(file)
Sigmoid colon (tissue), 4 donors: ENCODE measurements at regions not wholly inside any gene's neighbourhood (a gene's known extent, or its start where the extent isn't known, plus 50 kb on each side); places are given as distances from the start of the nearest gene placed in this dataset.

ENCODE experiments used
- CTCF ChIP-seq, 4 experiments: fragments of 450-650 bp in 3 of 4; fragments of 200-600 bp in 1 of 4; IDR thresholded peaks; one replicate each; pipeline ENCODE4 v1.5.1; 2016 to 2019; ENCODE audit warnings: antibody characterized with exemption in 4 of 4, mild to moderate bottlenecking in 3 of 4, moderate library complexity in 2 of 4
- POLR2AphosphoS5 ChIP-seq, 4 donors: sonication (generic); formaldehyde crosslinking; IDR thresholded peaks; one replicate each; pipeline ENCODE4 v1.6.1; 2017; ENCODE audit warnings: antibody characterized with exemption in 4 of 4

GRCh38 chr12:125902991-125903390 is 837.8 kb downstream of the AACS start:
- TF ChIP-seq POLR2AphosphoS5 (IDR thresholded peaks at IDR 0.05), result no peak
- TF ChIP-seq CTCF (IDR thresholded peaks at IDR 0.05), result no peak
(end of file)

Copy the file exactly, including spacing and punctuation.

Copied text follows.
Sigmoid colon (tissue), 4 donors: ENCODE measurements at regions not wholly inside any gene's neighbourhood (a gene's known extent, or its start where the extent isn't known, plus 50 kb on each side); places are given as distances from the start of the nearest gene placed in this dataset.

ENCODE experiments used
- CTCF ChIP-seq, 4 experiments: fragments of 450-650 bp in 3 of 4; fragments of 200-600 bp in 1 of 4; IDR thresholded peaks; one replicate each; pipeline ENCODE4 v1.5.1; 2016 to 2019; ENCODE audit warnings: antibody characterized with exemption in 4 of 4, mild to moderate bottlenecking in 3 of 4, moderate library complexity in 2 of 4
- POLR2AphosphoS5 ChIP-seq, 4 donors: sonication (generic); formaldehyde crosslinking; IDR thresholded peaks; one replicate each; pipeline ENCODE4 v1.6.1; 2017; ENCODE audit warnings: antibody characterized with exemption in 4 of 4

GRCh38 chr12:125902991-125903390 is 837.8 kb downstream of the AACS start:
- TF ChIP-seq POLR2AphosphoS5 (IDR thresholded peaks at IDR 0.05), result no peak
- TF ChIP-seq CTCF (IDR thresholded peaks at IDR 0.05), result no peak